Police previously announced some changes to their policies
Civil rights groups in North Carolina have reached a settlement with the city of Charlotte and its police department in a lawsuit filed last year after officers surrounded and gassed demonstrators protesting the death of George Floyd.
The terms of the agreement include extensive revisions to police directives, including a ban on the use of CS tear gas during protests, the ACLU of North Carolina said in a news release Friday. Police will also be banned from using chemical weapons to “kettle” or trap protesters under the agreement, which also says crowd dispersal orders must be communicated clearly and repeatedly in English and Spanish, allowing protesters reasonable time to disperse.
“People should not be brutalized when they are exercising their right to protest,” Kristie Puckett-Williams, statewide manager of the ACLU of North Carolina’s Campaign for Smart Justice, said in a statement Friday.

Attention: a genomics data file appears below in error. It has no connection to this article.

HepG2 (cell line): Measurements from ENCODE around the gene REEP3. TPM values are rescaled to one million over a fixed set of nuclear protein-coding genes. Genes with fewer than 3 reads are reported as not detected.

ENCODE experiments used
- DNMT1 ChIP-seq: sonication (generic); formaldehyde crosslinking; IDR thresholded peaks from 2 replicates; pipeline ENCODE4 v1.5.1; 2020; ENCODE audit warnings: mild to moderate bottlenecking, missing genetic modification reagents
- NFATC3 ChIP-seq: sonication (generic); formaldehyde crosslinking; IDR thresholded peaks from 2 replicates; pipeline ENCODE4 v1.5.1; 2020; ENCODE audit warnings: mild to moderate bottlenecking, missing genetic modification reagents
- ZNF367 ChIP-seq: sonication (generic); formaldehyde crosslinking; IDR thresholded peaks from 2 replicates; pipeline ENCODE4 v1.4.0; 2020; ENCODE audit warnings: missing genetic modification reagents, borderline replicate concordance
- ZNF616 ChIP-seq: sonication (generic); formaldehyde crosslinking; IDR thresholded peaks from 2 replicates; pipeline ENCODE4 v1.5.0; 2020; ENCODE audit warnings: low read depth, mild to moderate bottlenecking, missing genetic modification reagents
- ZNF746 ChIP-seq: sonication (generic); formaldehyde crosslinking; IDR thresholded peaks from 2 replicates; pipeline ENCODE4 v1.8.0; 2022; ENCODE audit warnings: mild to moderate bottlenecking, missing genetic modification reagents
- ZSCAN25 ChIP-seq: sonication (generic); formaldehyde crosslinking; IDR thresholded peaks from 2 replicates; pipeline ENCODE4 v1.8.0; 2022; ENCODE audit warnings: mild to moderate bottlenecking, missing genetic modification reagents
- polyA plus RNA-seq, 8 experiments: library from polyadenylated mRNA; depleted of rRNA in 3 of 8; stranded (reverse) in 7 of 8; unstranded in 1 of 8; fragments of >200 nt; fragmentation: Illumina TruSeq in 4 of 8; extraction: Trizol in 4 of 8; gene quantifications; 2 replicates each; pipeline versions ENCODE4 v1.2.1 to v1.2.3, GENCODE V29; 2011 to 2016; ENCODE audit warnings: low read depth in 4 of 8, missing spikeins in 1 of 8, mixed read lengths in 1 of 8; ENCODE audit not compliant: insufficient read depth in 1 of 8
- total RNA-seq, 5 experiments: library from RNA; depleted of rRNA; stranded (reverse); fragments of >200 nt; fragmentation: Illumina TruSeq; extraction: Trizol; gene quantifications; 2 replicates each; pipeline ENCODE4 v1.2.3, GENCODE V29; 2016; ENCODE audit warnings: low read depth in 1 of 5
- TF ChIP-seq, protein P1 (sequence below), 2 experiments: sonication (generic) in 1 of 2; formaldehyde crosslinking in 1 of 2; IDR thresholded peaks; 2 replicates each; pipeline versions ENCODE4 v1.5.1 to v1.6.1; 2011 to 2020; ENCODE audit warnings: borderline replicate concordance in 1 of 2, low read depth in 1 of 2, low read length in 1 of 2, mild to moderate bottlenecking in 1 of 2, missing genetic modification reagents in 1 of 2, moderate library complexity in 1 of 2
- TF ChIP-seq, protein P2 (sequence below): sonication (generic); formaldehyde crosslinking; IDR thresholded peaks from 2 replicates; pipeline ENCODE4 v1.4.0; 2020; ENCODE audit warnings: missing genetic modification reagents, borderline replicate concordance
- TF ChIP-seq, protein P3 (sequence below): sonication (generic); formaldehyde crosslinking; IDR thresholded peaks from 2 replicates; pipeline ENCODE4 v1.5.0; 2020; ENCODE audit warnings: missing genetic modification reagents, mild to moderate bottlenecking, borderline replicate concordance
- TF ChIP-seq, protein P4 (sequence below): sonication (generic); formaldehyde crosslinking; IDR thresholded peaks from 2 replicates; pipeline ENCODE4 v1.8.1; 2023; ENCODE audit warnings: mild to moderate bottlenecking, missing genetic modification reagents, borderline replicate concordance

Police officers hold their line during protests on September 21, 2016 in Charlotte, NC. The North Carolina governor has declared a state of emergency in the city (Photo by Sean Rayford/Getty Images)
The groups’ lawsuit accused police of orchestrating a violent attack on hundreds of peaceful protesters during a protest over Floyd’s killing on June 2, 2020. The clash was captured on video and sparked outrage.
“We are a learning agency and always looking for ways to improve as we owe that to the City of Charlotte, Mecklenburg County and all of those we serve because it is the right thing to do,” Johnny Jennings, chief of the Charlotte-Mecklenburg Police Department, said in a statement to The Charlotte Observer.
The newspaper reported police had previously announced some changes to their policies.
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